No trip to Knysna is complete without a yacht ride on the lagoon. The Outeniqua, owned by Springtide Charters, is the only single-hulled yacht that goes past the Knysna Heads and out onto the ocean, where you might spot dolphins, marine birds and even whales. The owner beams with pride as he takes you out on his hand-built masterpiece. The ever-popular sunset ride – served with sushi and a glass of bubbly – is breathtaking. Then there’s the overnight option, where you cruise the lagoon, anchor for a three-course dinner, sleep on the rocking waves and wake up to a revitalising breakfast.

5 Spoil-yourself romantic retreat: Tsala Treetop Lodge
Tsala means “the elevated resting place” and all of the raised suites and villas give you unparalleled views of the surrounding indigenous forest. It’s just 20 minutes outside Knysna and is a magnificent setting to lay low with your loved one. All the luxurious extras are there: each room has its own infinity plunge pool and huge bathroom with both inside and outside showers and a free-standing egg-shaped bath. Try Zinzi’s restaurant, where delicious choices include a 15-spice Moroccan lamb shank and platters (Cape Dutch, Mediterranean and Zinzi’s) which combine tasting portions of some of their most popular dishes.

6 Meet the gentle giants: Knysna Elephant Park
Elephant lovers can spend some one-on-one time with these intelligent creatures. Enjoy an elephant-back ride or an elephant walk, or simply touch and talk to them. The adults are called Harry and Sally; the babies, Shungu, Thato and Mashudu, will let you bottle-feed them their milk. The park is an elephant orphanage where they roam around freely, so besides having a memorable experience, you’ll also be helping elephants in need.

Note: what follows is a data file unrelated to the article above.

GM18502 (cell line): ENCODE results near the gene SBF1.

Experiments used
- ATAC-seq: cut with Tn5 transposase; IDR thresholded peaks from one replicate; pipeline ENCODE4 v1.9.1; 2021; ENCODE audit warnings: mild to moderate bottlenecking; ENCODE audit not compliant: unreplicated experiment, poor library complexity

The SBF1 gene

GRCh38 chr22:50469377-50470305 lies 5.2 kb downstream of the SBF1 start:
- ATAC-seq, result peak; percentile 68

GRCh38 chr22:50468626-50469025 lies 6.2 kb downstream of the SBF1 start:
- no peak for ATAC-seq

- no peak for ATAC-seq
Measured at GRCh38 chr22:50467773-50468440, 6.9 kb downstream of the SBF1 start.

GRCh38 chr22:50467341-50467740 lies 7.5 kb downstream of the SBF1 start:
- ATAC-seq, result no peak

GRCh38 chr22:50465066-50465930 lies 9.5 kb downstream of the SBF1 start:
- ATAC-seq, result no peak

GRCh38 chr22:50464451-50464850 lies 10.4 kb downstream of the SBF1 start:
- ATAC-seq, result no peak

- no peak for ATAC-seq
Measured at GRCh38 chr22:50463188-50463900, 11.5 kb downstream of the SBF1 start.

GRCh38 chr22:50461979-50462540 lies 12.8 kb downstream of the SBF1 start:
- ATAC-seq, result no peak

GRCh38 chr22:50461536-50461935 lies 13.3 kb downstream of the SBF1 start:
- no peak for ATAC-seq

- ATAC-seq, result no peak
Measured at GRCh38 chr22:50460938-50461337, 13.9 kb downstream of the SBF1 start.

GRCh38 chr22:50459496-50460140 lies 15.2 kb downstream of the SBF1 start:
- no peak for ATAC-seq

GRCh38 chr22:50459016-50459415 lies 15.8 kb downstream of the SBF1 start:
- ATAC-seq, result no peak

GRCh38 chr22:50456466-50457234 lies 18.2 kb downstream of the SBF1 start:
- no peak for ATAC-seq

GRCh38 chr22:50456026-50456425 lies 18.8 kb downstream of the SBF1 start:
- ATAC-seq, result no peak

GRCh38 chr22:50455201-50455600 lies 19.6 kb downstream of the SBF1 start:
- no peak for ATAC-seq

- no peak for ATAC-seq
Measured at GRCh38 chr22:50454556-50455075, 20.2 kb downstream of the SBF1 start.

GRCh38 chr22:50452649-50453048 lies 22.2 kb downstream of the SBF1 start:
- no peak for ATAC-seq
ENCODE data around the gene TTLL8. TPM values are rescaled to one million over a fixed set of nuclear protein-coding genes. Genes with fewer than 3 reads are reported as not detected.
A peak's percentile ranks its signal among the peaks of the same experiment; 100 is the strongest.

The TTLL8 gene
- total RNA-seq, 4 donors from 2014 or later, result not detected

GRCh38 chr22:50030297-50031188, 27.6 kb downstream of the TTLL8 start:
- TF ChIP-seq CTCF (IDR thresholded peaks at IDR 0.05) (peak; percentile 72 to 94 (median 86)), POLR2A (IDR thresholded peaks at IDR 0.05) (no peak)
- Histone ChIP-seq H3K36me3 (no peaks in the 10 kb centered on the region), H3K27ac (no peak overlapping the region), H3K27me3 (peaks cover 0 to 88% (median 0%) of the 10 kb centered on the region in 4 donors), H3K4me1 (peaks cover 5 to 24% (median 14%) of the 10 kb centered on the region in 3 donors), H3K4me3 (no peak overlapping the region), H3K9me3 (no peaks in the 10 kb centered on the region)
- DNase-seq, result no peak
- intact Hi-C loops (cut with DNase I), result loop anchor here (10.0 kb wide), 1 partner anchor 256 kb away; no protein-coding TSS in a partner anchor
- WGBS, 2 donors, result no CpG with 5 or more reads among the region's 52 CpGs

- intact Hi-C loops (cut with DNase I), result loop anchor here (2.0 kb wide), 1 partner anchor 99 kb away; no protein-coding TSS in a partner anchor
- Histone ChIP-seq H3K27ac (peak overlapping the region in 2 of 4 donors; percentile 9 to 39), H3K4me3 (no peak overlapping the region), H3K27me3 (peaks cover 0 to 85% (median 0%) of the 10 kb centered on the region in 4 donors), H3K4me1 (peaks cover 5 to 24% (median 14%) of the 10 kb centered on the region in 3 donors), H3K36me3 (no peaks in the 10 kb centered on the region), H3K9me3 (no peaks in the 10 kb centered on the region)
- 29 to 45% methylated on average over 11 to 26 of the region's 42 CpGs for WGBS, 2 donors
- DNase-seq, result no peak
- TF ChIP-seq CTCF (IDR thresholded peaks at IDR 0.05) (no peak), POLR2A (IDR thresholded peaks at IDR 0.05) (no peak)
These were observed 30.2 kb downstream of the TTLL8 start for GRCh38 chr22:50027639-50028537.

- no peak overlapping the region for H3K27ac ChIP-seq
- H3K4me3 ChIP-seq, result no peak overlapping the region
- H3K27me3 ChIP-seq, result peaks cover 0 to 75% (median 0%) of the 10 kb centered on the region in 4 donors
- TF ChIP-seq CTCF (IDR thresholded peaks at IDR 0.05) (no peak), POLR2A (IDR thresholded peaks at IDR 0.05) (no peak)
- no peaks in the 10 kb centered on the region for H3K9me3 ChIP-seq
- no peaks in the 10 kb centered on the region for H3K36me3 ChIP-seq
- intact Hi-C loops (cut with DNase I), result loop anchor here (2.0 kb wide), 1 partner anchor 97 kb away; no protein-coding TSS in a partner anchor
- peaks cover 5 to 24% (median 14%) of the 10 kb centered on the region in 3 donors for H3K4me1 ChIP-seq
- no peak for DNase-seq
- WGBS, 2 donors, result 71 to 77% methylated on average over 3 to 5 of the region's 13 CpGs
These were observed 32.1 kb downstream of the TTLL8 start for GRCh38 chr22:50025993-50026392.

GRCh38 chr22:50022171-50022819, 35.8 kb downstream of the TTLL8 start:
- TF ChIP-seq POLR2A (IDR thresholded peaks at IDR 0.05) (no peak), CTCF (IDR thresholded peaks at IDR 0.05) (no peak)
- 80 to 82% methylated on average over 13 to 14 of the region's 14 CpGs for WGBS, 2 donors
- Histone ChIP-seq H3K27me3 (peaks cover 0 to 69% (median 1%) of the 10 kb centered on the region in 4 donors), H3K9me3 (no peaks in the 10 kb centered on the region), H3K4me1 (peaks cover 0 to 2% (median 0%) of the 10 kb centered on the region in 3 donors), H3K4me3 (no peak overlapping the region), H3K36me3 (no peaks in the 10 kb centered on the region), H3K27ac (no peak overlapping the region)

7 Big day out in the country: Bramon Wine Estate
Around 30 minutes from Knysna, Bramon Wine Estate is definitely worth the drive. As they’re only open for lunch, make sure you get there early to secure a table outside, next to the vineyards and looking out at the Tsitsikamma Mountains. Create your own meze platter from choices such as freshly shucked large oysters with wasabi and soy or champagne sorbet toppings; dolmades, local cheeses and homemade pâtés. The family-run wine estate was the first in the area and includes the Vukani Trust, a BEE winemaking venture set up in 2004. Their low-alcohol Methode Cap Classique is the only one in the country made from sauvignon blanc grapes, and they plan to create their own “Cap Classique route” in the greater Bitou region.

8 Chill-out drinks and tapas: Dish
Dish is the newly opened restaurant of The Rex Hotel and although they serve opulent dishes such as caramelised pork belly with honey and teriyaki, their tapas is attracting many a daytime wanderer. Try Thai fishcakes with Japanese aïoli, the prawn platter with tomato and sweet chilli sauce or crumbed porcini mushrooms with garlic and Gruyère sauce. Order an exotic shooter with this or stick to a classic cocktail.

9 A dash of extravagance: The Alexander
Eclectically grand, The Alexander was originally bought as a holiday home and subsequently turned into a guest house, which has resulted in a welcoming, homely feel that includes plenty of lavish touches, thanks to the choice in furnishings and art. There are just six suites, all individually decorated, with names like Oyster and Pilot’s View Penthouse. As it’s situated on the Knysna Heads, the enveloping views are the paramount attraction, so pour yourself a drink from the honesty bar and settle down to the magnificent seascape.